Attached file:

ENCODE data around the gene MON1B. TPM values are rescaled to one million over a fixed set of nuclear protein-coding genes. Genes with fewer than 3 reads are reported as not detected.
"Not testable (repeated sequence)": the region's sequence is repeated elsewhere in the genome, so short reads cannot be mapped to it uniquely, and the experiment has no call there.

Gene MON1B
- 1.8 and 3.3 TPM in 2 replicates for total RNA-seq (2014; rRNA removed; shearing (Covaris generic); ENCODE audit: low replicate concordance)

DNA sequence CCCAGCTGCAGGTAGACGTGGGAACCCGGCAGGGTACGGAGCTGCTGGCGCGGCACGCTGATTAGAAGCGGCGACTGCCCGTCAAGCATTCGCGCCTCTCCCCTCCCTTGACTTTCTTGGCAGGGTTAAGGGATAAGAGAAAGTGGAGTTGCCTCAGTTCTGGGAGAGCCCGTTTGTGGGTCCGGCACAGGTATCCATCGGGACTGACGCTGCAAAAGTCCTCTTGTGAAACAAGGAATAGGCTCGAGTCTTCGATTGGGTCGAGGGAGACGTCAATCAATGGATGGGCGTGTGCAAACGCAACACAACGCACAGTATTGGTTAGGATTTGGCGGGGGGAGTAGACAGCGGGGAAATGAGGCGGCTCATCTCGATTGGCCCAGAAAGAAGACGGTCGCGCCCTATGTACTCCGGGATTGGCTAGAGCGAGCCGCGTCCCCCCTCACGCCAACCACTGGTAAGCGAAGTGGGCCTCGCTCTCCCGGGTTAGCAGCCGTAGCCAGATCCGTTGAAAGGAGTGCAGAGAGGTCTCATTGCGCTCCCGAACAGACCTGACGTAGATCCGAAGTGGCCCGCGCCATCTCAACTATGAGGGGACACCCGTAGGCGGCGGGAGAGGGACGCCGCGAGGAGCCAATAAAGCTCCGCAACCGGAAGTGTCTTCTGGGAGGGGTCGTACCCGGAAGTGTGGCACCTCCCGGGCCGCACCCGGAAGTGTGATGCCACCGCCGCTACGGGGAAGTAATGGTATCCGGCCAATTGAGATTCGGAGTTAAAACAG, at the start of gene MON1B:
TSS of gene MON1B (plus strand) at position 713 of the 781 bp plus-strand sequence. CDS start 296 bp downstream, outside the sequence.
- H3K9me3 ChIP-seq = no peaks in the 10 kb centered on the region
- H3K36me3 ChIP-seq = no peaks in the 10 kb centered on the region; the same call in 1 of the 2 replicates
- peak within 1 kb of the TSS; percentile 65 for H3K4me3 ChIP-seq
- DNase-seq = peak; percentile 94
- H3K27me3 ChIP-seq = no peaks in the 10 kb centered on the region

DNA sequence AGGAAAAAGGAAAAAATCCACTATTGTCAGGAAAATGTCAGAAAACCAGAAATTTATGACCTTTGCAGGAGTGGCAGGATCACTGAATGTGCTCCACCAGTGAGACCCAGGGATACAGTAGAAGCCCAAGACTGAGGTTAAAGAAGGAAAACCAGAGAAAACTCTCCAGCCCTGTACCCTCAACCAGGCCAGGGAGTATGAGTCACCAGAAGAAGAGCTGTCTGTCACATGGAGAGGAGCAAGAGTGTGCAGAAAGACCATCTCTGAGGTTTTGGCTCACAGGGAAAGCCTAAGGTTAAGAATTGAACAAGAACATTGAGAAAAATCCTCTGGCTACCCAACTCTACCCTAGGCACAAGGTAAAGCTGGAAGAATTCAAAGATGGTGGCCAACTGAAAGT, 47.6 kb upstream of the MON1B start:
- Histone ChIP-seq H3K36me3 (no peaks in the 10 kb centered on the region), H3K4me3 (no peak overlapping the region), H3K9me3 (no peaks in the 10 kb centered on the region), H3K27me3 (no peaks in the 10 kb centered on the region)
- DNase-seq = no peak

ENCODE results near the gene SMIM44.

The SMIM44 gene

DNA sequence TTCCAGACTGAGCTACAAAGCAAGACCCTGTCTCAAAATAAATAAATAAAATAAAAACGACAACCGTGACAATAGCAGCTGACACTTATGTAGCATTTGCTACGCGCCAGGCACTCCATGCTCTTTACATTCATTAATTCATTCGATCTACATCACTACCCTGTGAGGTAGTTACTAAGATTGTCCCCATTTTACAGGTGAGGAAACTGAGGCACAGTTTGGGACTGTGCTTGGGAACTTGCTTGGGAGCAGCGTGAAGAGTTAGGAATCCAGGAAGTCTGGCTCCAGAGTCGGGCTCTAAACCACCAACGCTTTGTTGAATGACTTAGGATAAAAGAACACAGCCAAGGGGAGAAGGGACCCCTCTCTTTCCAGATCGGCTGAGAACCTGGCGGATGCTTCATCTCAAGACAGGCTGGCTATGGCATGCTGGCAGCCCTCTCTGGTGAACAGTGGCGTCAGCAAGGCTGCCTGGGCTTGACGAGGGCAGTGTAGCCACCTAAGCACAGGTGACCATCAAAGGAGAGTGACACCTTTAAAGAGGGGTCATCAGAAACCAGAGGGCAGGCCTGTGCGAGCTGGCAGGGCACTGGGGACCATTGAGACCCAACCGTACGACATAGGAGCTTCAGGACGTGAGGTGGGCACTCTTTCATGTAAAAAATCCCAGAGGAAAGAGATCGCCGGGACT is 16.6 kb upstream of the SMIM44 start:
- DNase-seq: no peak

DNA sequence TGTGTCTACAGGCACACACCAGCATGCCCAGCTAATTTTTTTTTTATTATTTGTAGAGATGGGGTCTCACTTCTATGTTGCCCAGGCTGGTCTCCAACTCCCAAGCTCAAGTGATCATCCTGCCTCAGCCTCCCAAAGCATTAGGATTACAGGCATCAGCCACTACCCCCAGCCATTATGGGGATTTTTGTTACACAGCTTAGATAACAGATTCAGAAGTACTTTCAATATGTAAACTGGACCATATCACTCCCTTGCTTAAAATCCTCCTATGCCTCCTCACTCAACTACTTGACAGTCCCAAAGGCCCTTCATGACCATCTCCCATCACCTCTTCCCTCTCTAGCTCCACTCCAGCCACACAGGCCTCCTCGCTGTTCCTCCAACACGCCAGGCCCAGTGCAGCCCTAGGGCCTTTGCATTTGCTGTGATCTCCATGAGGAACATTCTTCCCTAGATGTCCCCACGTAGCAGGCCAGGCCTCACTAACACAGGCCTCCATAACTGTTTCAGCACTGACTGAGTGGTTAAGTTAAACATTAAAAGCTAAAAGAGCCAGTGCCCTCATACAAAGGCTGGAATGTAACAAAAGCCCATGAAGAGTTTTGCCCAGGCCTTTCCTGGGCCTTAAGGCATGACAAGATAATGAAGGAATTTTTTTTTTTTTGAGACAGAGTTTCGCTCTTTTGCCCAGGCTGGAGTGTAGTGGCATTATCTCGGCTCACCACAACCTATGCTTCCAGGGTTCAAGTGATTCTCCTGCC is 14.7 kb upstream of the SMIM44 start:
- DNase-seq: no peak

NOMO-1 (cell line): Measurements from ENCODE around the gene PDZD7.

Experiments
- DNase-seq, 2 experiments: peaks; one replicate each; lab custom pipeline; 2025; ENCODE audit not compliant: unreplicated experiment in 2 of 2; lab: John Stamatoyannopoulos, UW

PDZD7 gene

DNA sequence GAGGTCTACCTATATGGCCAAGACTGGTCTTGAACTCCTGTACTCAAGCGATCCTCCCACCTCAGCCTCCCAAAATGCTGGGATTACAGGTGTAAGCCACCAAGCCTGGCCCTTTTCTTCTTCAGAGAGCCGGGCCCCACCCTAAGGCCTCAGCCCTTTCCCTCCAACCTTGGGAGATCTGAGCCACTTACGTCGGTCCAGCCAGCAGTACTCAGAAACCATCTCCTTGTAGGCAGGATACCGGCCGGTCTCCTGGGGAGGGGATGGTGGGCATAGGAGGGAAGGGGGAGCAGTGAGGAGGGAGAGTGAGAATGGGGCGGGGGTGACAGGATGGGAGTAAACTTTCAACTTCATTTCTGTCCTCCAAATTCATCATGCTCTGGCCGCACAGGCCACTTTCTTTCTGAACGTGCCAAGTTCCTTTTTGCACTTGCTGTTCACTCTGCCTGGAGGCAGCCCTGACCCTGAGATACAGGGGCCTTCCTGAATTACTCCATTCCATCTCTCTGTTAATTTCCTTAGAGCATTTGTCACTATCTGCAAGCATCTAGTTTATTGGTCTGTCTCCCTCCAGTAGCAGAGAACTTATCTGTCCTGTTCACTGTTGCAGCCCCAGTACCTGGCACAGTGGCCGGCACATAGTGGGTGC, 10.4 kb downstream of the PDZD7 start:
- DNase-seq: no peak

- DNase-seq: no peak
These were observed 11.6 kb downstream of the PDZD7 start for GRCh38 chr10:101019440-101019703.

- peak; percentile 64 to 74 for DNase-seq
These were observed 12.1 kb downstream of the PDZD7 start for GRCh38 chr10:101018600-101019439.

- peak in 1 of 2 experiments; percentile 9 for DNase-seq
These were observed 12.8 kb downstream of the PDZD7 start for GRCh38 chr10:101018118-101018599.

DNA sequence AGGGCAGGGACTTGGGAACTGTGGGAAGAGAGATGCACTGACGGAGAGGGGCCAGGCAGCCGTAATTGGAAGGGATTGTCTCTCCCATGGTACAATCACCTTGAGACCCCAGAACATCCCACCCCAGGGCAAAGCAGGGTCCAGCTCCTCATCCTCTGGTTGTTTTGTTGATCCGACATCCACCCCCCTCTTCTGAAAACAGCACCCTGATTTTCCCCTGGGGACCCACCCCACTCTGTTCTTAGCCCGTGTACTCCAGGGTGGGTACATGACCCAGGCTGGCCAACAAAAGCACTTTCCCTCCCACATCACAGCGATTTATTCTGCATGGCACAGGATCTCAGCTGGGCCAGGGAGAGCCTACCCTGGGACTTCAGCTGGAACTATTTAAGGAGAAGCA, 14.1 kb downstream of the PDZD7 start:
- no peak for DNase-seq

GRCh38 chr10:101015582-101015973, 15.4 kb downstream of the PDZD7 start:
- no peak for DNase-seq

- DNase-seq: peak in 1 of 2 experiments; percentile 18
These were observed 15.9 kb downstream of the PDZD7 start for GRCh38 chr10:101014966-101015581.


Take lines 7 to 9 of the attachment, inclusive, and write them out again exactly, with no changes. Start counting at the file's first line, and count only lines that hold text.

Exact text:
- H3K9me3 ChIP-seq = no peaks in the 10 kb centered on the region
- H3K36me3 ChIP-seq = no peaks in the 10 kb centered on the region; the same call in 1 of the 2 replicates
- peak within 1 kb of the TSS; percentile 65 for H3K4me3 ChIP-seq